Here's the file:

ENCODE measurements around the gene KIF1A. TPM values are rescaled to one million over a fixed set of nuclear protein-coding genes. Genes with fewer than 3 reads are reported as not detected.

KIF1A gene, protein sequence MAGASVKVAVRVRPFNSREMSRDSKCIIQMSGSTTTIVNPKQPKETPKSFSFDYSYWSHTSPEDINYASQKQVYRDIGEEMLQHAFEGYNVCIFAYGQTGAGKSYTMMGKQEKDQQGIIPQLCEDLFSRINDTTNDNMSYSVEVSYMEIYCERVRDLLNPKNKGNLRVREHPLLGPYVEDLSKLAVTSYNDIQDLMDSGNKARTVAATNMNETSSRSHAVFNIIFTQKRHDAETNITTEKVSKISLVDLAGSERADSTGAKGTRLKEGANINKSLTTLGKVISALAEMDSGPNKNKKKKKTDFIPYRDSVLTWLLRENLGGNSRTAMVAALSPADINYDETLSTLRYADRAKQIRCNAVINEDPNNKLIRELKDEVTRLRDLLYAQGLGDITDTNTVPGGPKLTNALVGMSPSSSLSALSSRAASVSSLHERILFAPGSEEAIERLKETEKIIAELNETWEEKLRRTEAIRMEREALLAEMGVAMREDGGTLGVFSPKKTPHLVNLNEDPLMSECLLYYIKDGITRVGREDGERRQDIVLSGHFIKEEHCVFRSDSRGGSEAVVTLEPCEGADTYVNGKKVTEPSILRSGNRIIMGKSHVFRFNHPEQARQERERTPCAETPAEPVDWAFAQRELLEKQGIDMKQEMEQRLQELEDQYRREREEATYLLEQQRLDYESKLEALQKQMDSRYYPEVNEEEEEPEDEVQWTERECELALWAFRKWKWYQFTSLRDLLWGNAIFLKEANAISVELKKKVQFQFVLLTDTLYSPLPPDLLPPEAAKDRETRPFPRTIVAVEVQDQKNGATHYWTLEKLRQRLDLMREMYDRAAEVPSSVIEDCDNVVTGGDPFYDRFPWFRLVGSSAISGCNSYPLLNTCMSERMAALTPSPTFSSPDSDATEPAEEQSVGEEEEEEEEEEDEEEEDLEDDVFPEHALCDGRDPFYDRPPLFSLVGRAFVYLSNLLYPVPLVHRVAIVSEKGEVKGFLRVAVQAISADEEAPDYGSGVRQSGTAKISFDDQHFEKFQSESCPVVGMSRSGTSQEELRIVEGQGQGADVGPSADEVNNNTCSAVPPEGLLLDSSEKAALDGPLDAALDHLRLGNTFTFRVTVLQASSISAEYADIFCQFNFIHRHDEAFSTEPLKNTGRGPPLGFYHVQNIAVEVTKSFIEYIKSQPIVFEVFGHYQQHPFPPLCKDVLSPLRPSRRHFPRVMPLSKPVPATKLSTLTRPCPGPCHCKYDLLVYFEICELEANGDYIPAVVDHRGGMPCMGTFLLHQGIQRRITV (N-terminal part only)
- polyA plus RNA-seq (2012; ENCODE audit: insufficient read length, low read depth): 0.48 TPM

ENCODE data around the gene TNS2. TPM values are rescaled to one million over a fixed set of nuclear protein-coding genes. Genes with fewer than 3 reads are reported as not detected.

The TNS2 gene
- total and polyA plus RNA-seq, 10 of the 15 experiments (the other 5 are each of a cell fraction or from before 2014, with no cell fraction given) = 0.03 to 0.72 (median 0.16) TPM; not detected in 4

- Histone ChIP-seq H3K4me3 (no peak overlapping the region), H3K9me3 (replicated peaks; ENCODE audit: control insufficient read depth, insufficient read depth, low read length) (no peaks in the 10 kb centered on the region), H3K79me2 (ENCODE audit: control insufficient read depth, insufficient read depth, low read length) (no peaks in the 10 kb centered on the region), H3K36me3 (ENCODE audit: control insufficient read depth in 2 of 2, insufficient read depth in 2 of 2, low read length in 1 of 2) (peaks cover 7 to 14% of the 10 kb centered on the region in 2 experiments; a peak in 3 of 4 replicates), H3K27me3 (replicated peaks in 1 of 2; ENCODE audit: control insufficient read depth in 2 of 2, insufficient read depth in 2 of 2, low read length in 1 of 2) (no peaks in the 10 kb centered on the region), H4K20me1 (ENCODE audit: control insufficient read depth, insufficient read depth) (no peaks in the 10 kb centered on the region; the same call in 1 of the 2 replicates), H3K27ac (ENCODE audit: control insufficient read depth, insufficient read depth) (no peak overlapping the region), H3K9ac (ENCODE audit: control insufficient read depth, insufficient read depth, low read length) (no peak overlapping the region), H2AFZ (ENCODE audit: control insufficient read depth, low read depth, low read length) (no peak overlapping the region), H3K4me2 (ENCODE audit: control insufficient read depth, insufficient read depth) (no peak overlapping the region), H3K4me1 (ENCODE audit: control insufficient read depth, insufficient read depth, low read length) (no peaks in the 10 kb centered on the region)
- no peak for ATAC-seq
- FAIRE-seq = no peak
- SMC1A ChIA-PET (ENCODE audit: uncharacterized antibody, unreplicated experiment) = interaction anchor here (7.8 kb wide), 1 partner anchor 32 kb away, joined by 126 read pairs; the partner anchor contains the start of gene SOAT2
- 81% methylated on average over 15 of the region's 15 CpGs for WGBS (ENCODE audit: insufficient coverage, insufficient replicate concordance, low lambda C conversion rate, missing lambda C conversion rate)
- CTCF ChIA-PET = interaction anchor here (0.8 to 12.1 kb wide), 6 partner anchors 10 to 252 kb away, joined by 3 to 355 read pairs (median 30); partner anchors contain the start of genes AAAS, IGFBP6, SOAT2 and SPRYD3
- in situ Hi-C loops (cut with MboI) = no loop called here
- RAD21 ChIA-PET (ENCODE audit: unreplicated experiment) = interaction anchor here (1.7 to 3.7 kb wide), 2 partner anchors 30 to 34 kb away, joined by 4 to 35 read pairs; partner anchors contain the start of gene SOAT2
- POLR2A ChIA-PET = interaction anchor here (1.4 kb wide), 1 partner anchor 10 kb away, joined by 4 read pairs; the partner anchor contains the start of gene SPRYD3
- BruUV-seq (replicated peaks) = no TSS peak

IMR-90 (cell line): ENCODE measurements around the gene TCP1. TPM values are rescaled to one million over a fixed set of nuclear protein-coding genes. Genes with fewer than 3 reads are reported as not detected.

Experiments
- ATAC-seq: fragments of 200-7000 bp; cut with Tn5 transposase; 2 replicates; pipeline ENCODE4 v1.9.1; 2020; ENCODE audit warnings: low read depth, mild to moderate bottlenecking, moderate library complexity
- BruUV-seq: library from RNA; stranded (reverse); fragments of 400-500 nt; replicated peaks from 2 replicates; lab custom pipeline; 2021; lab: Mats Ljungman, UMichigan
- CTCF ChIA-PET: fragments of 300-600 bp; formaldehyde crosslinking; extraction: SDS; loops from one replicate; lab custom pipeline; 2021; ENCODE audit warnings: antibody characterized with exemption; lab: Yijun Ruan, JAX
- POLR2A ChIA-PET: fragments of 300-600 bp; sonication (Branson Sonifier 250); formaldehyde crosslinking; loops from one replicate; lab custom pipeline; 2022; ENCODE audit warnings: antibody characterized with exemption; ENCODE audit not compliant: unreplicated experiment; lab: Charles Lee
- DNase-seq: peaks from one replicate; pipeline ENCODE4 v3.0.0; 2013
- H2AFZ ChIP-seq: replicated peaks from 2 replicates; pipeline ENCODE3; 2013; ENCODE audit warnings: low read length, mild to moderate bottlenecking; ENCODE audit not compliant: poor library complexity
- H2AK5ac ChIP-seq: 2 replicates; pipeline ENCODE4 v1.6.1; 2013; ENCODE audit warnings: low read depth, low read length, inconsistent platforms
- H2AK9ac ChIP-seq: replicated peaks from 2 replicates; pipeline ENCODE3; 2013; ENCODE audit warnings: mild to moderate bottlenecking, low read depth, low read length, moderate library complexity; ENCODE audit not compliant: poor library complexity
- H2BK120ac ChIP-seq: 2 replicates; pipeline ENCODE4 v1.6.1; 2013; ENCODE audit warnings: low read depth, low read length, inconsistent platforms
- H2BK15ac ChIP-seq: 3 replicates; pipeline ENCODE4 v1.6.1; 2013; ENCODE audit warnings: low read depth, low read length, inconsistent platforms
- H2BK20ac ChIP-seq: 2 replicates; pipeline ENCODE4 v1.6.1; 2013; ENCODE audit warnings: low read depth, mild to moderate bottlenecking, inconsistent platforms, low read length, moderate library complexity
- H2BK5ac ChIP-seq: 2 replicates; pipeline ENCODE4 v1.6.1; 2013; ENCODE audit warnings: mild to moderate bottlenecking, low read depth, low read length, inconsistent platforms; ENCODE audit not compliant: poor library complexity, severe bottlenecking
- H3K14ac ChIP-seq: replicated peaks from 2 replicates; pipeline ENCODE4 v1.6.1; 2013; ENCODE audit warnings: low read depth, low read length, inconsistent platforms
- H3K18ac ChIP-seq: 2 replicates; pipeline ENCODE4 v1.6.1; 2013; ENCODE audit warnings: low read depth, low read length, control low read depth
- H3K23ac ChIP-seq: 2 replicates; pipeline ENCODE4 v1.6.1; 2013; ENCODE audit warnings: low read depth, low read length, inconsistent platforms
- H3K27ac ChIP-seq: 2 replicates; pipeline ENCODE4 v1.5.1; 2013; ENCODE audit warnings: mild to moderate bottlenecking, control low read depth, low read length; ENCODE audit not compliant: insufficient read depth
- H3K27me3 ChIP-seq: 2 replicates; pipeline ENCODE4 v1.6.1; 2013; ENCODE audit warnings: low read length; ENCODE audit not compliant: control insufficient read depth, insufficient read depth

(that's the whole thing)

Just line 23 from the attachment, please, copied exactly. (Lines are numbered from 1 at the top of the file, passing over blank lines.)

- DNase-seq: peaks from one replicate; pipeline ENCODE4 v3.0.0; 2013